Keyboard Case for the Small Office
Logitech Keyboard Case by Zagg
A keyboard embedded into an aircraft-grade aluminum iPad case will allow you to edit documents, send e-mail and manage the basics of your business with an iPad when you're on the road. With your desktop iMac handling the bulk of your work, this solution becomes the company laptop.
Computer platform for the Growing Business
Pano System Starter Kit
If you want a computer platform that can expand with your business, explore something known as a "zero client" computer. These devices don't run full operating systems within each machine like a laptop or desktop. Rather, they share software through an Ethernet connection to a larger central server. The upside: All software can be managed--and upgraded--from a single computer, which can save costly IT time. The zero-client desktop boxes use significantly less power than traditional computers and take up as much space as a coffee cup. Note: You will still need to spring for monitors, keyboards and mouses for each workstation.
Printer for the Growing Business
Lexmark OfficeEdge Pro4000 Printer
This multifunction color printer, copier and scanner offers the right balance of technology, value and durability, including wireless networking, whichis a snap to set up. The inkjet prints quickly, including two-sided documents. Tip: Spring for the Lexmark high-yield ink cartridges, which will cut the cost per page almost in half.
Phone for the Growing Business
SIP IP Expandable Cordless Phone System by Panasonic
($300 per handset)
Move your business phone to the internet and you can take advantage of plans that start at $40 per month. Panasonic makes the switch easy with handsets that are ready to go, right out of the box. You'll enjoy high-quality connections, call waiting and forwarding, three-way calling, plus the ability to add vanity numbers and on-hold music. By setting up your phone service through Panasonic, it'll be easy to add new handsets as your business expands.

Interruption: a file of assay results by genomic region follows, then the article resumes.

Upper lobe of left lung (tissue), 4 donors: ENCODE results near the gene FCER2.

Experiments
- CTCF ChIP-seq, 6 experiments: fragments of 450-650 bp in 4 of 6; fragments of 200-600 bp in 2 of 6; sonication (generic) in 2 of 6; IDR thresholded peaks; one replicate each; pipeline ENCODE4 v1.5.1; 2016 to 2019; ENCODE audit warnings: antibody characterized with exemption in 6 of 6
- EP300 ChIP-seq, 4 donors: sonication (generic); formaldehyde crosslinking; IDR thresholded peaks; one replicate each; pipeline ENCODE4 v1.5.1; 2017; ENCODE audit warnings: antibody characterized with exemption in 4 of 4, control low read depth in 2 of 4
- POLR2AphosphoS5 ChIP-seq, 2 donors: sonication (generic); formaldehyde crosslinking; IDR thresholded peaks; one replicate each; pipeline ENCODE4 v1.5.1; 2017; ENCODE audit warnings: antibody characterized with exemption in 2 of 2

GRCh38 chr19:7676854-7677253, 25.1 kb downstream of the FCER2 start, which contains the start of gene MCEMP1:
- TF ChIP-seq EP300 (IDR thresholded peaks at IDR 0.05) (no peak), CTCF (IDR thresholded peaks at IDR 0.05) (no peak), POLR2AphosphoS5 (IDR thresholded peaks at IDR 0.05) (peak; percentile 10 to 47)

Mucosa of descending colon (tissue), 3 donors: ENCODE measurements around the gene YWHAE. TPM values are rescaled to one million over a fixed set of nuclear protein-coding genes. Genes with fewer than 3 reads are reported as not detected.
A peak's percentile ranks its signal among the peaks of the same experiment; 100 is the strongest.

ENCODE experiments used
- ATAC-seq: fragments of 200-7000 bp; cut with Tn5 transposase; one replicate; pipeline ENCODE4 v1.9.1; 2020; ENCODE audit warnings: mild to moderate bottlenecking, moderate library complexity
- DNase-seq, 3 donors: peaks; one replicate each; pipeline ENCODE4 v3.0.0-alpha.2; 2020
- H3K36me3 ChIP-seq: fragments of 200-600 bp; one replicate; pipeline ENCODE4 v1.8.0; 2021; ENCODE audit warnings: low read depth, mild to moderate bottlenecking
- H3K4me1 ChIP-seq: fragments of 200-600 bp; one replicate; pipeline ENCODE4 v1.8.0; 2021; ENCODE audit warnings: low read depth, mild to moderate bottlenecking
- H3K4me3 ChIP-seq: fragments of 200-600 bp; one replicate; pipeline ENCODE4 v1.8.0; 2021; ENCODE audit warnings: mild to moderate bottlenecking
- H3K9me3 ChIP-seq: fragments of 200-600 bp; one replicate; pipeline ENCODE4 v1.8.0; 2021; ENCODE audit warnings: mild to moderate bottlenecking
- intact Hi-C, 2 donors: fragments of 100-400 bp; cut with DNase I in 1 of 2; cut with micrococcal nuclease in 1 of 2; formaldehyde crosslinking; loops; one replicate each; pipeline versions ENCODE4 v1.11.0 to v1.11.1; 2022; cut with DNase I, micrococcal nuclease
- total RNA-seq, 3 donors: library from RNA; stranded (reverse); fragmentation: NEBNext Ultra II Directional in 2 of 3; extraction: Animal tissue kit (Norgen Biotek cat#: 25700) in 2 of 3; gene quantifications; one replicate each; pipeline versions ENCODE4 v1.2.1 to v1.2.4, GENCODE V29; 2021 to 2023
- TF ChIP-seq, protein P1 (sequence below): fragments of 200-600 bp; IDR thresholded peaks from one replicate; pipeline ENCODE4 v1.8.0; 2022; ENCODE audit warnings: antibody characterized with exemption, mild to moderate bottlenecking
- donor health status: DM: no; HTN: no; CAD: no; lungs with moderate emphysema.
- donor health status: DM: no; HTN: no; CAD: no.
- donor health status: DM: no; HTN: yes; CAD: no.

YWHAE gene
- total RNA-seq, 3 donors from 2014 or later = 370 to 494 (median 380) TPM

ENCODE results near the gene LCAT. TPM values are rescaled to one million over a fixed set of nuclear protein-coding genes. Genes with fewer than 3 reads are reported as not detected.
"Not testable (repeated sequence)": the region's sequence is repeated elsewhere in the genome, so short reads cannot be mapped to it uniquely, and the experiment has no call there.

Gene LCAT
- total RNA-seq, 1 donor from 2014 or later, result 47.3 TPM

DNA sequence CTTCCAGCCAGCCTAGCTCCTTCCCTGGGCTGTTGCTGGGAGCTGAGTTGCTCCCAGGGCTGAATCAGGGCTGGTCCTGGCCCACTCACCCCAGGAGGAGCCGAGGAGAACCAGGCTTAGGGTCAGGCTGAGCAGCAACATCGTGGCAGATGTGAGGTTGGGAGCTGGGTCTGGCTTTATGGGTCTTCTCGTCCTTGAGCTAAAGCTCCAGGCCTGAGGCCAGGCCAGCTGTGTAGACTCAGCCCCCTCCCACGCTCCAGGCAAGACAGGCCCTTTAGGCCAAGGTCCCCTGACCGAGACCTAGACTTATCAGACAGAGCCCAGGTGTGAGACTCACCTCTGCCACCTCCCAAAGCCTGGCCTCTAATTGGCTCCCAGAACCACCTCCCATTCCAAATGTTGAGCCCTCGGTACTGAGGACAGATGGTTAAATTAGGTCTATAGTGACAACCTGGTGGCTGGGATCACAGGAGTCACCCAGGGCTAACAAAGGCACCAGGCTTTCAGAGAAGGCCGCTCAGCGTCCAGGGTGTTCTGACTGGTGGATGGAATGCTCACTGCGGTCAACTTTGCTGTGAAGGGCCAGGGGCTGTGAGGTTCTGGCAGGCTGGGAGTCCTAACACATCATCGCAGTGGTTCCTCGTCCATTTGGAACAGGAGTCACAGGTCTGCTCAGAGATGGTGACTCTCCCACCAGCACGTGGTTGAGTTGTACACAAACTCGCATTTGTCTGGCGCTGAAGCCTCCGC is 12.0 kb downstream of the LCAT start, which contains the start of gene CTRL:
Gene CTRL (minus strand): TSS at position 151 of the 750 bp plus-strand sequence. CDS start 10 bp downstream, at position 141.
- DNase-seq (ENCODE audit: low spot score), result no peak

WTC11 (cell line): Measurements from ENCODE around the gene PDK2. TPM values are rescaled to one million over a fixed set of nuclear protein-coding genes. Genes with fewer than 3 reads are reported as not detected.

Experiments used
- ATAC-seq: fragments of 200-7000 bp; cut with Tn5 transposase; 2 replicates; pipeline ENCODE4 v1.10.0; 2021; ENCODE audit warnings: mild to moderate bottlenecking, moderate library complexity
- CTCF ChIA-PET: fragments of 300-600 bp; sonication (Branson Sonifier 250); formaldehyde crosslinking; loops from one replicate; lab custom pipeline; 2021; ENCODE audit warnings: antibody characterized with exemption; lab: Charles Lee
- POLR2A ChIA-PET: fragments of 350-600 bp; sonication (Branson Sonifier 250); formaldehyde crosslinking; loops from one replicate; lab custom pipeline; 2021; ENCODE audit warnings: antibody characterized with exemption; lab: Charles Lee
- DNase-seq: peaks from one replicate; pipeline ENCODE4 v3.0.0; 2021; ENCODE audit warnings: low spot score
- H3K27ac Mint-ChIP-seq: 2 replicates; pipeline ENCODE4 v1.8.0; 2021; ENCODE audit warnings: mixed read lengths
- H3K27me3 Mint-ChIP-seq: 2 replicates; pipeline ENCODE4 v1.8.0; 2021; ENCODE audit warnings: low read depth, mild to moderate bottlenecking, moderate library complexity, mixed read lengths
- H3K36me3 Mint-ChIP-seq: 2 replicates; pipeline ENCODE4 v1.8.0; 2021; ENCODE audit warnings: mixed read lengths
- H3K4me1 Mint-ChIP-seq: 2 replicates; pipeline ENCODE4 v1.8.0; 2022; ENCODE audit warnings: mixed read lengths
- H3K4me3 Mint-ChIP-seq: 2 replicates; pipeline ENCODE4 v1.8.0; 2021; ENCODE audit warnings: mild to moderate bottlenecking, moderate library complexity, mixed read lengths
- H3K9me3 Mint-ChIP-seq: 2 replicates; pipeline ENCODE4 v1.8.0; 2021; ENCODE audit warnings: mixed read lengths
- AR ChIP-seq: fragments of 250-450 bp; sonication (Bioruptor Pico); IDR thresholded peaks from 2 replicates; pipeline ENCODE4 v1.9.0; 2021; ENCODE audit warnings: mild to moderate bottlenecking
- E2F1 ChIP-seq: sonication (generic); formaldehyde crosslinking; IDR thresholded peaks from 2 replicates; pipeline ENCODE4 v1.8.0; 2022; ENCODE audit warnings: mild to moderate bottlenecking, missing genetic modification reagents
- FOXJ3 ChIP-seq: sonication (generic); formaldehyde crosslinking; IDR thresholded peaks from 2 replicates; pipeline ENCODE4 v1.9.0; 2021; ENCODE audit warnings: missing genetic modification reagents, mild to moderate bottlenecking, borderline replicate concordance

POS System for the Growing Business
($895 software; $30 per month hosting)
The POSLavu puts your cash register, inventory management and timecards all on one iPad (or iPod) at a fraction of the cost charged by dedicated POS stations. It's easy to set up, and expansion is as simple as adding another tablet. One downside: Because the system runs through the web, when the internet's out, so is your POS.
Projector for the Growing Business
Dell 4220 Projector
Dell's 6.4-pound portable projector throws off a bright, 720p HD image that works as brilliantly in your client's conference room as it does in your own. Wireless connectivity and dual speakers reduce the need for cables and accessories.
Chairs for the Growing Business
Liberty Chair by Humanscale
(starting at $945)
Let's face it: The office chair is the most overlooked element in the tech-to-user interface; without a supportive seat, those hours in front of the screen can be brutal. That's why we like the stylish Liberty Chair. Its ability to adjust to any body type and size can make those 12-hour days just a little bit more bearable.